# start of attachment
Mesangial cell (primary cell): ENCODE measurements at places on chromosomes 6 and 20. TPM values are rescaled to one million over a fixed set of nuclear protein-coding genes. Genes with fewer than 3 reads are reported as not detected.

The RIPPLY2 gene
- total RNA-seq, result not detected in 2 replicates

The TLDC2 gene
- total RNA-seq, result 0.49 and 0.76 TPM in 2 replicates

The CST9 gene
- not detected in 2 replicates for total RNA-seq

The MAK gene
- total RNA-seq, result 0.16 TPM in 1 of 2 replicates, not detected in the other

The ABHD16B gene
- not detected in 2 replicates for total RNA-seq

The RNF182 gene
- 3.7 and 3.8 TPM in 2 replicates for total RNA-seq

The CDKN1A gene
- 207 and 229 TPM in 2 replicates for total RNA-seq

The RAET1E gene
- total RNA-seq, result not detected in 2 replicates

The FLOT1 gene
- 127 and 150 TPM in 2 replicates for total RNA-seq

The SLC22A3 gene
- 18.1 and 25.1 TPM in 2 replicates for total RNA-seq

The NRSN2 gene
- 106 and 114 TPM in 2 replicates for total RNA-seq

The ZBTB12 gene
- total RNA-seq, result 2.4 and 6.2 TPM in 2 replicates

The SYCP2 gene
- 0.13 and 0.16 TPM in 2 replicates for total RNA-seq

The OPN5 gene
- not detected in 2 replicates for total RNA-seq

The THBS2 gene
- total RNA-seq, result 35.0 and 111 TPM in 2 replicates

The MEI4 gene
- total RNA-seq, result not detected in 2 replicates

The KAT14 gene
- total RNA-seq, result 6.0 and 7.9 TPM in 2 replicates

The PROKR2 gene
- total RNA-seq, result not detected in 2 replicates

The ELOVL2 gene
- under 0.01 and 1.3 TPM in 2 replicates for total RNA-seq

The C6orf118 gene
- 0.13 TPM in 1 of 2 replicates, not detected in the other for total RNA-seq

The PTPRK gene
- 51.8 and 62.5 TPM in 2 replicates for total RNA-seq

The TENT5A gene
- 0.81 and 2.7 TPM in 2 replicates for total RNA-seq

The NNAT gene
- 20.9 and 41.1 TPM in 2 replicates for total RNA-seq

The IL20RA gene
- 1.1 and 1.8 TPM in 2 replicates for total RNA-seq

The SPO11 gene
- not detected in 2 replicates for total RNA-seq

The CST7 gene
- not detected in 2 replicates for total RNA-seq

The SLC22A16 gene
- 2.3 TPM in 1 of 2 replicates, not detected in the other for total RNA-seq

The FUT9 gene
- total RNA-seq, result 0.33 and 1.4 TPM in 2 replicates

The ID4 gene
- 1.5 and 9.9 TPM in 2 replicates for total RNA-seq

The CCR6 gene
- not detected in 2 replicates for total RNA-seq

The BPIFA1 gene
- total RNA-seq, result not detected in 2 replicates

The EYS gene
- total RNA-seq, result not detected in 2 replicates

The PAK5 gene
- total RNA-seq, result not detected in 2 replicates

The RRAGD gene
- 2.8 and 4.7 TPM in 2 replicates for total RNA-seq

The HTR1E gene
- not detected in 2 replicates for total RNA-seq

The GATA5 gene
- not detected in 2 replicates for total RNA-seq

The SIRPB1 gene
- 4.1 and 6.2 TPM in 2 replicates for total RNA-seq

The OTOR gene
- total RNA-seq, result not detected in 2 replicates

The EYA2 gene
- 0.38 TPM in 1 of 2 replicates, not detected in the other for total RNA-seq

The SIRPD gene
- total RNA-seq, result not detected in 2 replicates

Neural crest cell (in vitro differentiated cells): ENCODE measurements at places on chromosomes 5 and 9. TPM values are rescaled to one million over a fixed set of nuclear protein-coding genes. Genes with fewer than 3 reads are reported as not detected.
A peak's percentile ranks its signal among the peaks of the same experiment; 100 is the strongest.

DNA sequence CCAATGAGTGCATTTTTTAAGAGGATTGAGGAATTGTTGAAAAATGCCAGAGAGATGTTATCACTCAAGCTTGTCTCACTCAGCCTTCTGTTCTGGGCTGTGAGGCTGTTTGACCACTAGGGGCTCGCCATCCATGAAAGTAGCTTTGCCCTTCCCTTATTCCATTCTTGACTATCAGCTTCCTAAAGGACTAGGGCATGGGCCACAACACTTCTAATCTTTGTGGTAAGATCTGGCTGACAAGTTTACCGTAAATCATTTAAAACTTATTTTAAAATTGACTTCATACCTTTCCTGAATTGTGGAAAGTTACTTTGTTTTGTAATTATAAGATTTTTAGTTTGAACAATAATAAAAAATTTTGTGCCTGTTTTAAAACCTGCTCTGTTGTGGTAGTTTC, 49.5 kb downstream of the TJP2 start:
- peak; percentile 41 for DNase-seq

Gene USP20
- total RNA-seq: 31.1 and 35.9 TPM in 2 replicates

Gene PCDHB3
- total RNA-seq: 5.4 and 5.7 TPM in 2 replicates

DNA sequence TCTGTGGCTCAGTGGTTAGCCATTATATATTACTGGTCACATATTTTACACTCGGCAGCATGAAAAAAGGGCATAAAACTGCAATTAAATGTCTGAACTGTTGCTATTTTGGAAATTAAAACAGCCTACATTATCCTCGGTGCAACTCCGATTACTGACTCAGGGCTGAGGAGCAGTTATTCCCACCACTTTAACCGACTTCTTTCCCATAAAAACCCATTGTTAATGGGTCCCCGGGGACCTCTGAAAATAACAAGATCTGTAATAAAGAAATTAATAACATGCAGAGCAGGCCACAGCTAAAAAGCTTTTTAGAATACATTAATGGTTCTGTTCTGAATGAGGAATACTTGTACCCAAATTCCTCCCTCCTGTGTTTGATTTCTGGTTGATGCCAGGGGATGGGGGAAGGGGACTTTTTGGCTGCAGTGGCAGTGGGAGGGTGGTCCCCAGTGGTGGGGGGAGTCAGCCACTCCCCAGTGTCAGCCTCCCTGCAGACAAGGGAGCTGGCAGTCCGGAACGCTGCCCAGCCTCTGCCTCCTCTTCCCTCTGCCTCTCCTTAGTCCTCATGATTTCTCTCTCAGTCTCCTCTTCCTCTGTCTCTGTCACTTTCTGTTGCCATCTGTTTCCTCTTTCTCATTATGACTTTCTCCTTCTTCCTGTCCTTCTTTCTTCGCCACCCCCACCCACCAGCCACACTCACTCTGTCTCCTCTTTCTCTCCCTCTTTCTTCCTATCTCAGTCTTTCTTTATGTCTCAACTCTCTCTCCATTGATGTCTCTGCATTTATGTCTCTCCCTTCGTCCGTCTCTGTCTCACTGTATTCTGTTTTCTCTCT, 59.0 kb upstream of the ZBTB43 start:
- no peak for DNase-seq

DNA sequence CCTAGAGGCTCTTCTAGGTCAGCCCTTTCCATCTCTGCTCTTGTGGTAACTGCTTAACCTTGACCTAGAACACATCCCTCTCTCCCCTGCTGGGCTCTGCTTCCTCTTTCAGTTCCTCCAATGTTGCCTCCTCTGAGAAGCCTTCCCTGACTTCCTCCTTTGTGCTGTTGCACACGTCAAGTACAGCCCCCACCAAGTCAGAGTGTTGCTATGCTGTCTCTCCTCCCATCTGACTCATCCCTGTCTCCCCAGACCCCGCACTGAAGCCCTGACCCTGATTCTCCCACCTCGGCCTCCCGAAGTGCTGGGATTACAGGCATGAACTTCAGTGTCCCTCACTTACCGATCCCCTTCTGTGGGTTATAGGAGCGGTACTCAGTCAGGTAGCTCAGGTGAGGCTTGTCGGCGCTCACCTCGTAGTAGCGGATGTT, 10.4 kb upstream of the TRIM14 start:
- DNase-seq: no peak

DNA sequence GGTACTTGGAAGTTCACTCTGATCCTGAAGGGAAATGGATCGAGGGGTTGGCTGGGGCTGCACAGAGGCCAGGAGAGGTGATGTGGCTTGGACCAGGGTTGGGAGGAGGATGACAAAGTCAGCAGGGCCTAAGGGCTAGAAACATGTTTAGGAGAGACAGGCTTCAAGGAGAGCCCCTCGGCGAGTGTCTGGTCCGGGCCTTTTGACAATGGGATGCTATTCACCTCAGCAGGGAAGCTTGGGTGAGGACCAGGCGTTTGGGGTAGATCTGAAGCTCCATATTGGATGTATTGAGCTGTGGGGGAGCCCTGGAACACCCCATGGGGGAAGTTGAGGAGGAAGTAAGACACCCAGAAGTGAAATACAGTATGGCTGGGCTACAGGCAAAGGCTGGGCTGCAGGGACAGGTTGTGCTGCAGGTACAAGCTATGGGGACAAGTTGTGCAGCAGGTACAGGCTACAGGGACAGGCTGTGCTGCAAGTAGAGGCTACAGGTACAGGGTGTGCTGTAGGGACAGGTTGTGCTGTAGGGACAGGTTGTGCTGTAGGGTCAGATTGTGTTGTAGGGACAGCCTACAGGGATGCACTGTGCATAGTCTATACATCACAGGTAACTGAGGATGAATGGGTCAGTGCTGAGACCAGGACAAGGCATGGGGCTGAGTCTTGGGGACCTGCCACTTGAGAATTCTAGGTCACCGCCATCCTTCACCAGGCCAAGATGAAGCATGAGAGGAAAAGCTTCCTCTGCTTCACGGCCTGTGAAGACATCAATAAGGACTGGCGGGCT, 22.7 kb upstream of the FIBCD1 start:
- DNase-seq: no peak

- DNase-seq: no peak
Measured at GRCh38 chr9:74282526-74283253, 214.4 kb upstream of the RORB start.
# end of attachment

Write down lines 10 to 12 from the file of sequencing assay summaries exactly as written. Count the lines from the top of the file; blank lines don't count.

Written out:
The ABHD16B gene
- not detected in 2 replicates for total RNA-seq

The RNF182 gene